For many fans, the girl with the dragon tattoo will always be Noomi Rapace. In the decade since she portrayed the Goth hacker Lisbeth Salander in a Swedish film trilogy, Rapace has built a thriving international career that leans heavily on thrillers and science fiction. Now, she is back in her native land with this war movie set in a dystopian future to which the conflict in Ukraine suddenly lends a tragic contemporary echo. Rapace’s Caroline Edh is a soldier so badass that she is asked to join a small unit tasked with ferrying supersecret, super important canisters — on ice skates. She agrees, but not because she is patriotic: Caroline has been told that a camp on the other side of the vast frozen expanse holds her daughter, who was abducted years earlier.
The plot is fairly basic, but the film benefits from two formidable assets. The first, of course, is Rapace, who can suggest steely determination like few others. The other is Adam Berg’s assured direction. All the scenes on the ice are absolutely superb — sometimes eerily beautiful and sometimes, well, chilling — and the sound design is so richly evocative that you might want to watch with headphones. Let’s hope Berg and Rapace team up again.
This futuristic, or futuristic-ish, thriller has a pedigree singular enough to draw attention: The film is co-produced by Blumhouse, best known for its horror fare, and directed by Ali LeRoi, who created the sitcom “Everybody Hates Chris” with Chris Rock. Maybe that’s why “American Refugee” cannot quite make up its mind as to what story it wants to tell, or how.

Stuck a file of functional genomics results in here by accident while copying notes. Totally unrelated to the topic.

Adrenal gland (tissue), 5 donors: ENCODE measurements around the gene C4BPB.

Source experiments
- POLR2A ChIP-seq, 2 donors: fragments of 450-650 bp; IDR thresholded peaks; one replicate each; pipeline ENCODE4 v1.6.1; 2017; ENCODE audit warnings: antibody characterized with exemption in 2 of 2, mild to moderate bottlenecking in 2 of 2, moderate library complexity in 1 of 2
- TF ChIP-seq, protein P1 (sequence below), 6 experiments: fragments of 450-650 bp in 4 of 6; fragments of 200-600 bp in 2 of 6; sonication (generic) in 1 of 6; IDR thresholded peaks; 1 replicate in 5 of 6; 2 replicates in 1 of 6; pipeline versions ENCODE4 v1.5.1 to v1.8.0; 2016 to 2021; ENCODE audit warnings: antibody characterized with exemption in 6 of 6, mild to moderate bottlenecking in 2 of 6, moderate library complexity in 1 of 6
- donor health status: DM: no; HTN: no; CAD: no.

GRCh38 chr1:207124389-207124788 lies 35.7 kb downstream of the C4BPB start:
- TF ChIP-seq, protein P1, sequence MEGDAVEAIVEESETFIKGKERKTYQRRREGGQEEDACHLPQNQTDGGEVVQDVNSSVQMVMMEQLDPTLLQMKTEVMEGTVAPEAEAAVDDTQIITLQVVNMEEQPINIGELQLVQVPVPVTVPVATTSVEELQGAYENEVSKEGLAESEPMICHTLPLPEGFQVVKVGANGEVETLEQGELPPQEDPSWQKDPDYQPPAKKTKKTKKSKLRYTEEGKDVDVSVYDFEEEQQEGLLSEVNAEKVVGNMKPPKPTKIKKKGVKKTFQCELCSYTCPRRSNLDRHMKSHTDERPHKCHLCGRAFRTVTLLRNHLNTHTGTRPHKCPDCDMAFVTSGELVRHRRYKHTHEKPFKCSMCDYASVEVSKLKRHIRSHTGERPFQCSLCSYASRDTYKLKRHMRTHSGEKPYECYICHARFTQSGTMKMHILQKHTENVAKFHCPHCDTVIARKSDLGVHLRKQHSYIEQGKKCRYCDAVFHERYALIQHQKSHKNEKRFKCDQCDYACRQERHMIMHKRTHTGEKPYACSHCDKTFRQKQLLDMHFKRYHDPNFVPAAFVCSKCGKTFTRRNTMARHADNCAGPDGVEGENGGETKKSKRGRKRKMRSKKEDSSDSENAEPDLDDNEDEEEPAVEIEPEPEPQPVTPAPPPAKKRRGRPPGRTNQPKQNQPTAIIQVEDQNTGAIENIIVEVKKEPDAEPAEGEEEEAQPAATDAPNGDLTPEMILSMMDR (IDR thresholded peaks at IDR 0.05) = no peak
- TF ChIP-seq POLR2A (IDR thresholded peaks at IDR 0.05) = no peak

But there is a big reason to watch anyway, and it’s Erika Alexander.
Still most famous as the star of the 1990s series “Living Single,” Alexander is an authoritative presence as Helen Taylor, an obstetrician. (Her job plays a key part in the plot.) Her marriage with Derek Luke’s Greg is going through a rocky patch, which is not helped by the United States crashing into catastrophic economic failure that in turn spirals into civil unrest.
As the country collapses (cue the obligatory montage of alarming news reports), the Taylors and their children must run away from home invaders. They find shelter of sorts in the compound of their prepper neighbor, Winter (Sam Trammell, not nearly menacing enough). From then on the movie pretty much abandons the whole financial-apocalypse setup to focus on single-location suspense.
As an action film, “American Refugee” comes up short. Where it is a lot more interesting is as a look at masculinity in a time of social meltdown, with a pair of men desperately trying to prove their worth as they feel threatened by the strength and autonomy of the women in their lives. Science fiction? Hardly.